When I get into an author, I tend to do it thoroughly.
I read a selection of Bukowski’s writing about writing a few weeks ago and was awakened by his tart, easy, often very precise voice. Then a friend lent me ‘Ham on Rye’, a novel based on Bukowski’s early life, with a warning not to read it if I felt low. I took it on holiday, heeded the warning, and ended up instead pulled his first novel ‘Post Office’ down to my Kindle and swung through that in 24 hours.
I found the same easy, down to earth style that Bukowski himself characterised as ‘honest’ about the world. It’s a world of the Depression, of dead end jobs, fleeting relationships, violence, oppression of the poor, and always, always, alcohol. If that makes Post Office sound depressing, then I speak him wrong. It’s witty and sarcastic. Black humour was made for Bukowski. The plotting is loose, and the structure straightforward. There is deep pathos, albeit with a rickety final third of episodic wanderings. I learned a lot about fluidity of prose.
And so last night when I got home from holiday tired and wanting to hide from the world, I pulled out ‘Ham on Rye’. It’s a later novel, with the same protagonist as ‘Post Office’, and dealing with his earlier life. This chronology gives the strange impression that Bukowski’s writing deteriorated as he wrote through Hank’s life – which is to say that the writing in ‘Ham on Rye’ is mostly very good indeed.
There’s no fanfare about the use of a young child’s under-the-table point of view in the opening paragraphs – it’s matter-of-fact, as Bukowski seems always to be. And it’s that straightforwardness that gives the emotional weight to the violence that follows. And here’s the thing: written by many writers, the switches into violence and out to innocence would clearly be planned, structured, precisely placed into order to give the maximum effect.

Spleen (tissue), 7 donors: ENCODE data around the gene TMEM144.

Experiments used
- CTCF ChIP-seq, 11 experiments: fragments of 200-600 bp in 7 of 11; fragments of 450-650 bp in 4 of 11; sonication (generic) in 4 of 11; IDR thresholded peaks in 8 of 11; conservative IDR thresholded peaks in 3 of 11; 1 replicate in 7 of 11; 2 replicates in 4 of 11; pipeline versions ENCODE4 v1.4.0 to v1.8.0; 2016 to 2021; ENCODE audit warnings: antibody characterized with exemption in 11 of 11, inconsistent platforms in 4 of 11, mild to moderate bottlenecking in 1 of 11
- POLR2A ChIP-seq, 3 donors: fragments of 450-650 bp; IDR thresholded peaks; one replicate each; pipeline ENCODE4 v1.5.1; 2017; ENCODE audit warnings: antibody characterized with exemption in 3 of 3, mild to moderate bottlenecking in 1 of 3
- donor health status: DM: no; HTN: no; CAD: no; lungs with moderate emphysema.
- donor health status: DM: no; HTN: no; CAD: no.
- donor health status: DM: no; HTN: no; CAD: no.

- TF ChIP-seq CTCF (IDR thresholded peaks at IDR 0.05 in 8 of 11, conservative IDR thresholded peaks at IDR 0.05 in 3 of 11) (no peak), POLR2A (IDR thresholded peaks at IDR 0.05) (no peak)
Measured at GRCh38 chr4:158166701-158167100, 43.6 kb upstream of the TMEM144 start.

That’s how I would have written this. I would be too deliberate, too artistic as a result. Because in Bukowski at what I’ve seen of his best, the narrative feels entirely natural with no artistic forethought at all. That is not to say he didn’t plan and aim for effect. I have no doubt that he did, despite his famously fast writing style and refusal to edit his work. It is instead to say that every bit of artifice is entirely hidden in the loose first person ramblings of an adolescent who became a violent drunk in a brutal world.
As it happens I’m currently writing in the first person about a drunk, albeit a non-violent one and in a less brutal world. So I hope some of Bukowski’s fluidity has worn off.
My literary training was on the traditional canon. Donne, Herbert and Milton from the seventeenth century. No-one much from the eighteenth. Keats, Robert Browning, Thackeray, Carroll from the nineteenth. From the twentieth century, I chose Yeats, Joyce, (T. S.) Eliot, Forster and – post war – Hemingway, William Golding and Ted Hughes.
I read Jane Austen. I read George Eliot. I read Virginia Woolf. Even at Oxford in the late nineties they were clearly on the reading lists. But I read few women of any period apart from that.